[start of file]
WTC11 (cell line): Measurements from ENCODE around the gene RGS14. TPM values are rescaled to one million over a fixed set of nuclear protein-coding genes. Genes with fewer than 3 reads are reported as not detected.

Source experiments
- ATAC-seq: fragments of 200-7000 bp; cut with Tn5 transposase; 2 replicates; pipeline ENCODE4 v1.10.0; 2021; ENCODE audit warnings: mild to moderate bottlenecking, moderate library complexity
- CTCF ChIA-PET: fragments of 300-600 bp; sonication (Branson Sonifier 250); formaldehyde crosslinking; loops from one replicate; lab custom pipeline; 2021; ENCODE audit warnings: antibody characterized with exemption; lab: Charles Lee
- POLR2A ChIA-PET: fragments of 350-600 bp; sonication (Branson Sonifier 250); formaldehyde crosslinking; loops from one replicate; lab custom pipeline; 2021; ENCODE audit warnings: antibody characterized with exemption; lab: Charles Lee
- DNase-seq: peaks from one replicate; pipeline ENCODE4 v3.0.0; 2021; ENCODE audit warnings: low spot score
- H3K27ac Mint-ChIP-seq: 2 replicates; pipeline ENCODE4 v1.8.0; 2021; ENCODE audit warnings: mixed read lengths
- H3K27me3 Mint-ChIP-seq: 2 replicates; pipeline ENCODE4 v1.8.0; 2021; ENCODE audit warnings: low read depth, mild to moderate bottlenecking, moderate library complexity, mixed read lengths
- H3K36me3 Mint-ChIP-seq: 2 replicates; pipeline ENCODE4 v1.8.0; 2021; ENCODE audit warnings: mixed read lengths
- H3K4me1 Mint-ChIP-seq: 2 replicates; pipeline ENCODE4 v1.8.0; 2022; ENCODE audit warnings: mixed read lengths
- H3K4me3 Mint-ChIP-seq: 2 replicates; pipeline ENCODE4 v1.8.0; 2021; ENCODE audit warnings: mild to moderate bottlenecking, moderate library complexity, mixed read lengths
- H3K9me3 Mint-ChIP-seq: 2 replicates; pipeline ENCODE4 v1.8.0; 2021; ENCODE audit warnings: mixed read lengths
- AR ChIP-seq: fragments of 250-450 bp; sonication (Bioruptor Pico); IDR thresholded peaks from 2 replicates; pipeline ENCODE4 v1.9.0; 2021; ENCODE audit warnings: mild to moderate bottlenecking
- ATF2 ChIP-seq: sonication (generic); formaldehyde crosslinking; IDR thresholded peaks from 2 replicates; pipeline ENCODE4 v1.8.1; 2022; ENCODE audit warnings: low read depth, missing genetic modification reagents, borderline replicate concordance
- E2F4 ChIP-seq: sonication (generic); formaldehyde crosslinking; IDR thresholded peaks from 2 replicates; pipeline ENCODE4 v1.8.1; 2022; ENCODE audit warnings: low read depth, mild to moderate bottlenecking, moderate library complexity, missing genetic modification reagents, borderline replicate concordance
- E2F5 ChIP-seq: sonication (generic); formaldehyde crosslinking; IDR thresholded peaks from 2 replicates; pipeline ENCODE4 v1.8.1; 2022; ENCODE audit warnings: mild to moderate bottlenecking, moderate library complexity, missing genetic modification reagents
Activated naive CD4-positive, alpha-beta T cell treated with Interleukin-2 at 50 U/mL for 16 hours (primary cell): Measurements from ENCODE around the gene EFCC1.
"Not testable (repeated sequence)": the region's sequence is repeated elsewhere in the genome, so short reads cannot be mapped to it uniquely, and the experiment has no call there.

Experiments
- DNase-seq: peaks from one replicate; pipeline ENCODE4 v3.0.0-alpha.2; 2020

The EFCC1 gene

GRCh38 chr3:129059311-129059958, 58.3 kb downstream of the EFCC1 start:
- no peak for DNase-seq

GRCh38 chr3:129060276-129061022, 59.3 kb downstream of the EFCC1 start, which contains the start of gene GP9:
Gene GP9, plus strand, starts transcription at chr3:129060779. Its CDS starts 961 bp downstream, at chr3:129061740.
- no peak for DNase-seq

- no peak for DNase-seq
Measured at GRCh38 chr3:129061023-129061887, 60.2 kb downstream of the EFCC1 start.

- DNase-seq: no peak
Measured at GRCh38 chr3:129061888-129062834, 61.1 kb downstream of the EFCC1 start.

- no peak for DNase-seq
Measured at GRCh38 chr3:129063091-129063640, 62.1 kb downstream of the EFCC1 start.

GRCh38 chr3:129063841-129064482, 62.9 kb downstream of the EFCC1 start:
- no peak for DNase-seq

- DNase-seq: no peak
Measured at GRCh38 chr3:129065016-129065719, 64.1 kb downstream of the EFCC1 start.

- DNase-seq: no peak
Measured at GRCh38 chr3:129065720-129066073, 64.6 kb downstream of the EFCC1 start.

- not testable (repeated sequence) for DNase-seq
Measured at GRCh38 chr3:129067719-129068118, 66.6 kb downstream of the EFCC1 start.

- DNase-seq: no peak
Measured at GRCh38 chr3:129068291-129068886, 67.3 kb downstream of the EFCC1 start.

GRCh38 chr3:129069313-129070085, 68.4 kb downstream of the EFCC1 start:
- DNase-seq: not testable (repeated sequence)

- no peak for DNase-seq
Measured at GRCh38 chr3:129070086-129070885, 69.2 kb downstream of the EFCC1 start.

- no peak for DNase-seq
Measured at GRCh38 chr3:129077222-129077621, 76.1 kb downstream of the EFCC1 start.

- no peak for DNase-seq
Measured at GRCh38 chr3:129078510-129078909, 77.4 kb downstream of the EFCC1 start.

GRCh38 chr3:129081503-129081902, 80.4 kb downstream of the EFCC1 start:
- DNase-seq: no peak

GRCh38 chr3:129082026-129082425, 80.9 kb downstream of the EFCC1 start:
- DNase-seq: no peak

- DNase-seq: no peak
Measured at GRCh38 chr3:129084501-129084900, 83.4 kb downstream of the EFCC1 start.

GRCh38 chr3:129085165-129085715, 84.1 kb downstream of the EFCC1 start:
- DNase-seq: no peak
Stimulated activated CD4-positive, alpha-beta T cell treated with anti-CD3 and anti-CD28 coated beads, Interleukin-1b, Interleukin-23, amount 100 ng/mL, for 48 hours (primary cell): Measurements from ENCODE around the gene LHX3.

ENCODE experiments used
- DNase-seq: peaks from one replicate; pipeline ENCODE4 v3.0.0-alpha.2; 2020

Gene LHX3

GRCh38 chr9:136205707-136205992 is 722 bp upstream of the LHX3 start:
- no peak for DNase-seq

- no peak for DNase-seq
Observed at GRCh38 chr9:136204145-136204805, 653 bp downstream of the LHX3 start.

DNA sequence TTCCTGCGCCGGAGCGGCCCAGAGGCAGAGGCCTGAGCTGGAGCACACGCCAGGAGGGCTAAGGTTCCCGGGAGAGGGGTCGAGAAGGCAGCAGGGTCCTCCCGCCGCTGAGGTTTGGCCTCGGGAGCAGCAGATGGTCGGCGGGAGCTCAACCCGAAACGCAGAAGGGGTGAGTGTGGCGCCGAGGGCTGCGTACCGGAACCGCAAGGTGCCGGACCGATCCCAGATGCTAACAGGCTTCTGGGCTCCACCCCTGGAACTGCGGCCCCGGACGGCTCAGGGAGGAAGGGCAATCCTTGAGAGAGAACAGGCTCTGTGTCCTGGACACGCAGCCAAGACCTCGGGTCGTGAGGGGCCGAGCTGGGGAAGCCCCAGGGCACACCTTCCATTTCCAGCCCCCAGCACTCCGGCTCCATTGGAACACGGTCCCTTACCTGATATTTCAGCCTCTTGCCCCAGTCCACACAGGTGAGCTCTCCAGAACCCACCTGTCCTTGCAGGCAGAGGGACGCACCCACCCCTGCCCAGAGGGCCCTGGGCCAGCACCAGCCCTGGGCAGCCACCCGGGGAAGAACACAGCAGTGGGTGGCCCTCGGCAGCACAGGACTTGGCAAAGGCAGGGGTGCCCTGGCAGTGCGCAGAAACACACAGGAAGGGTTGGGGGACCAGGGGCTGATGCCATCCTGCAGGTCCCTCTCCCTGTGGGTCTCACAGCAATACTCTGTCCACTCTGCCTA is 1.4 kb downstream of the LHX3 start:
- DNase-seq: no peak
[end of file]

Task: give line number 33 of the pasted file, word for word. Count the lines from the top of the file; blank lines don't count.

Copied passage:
GRCh38 chr3:129063841-129064482, 62.9 kb downstream of the EFCC1 start: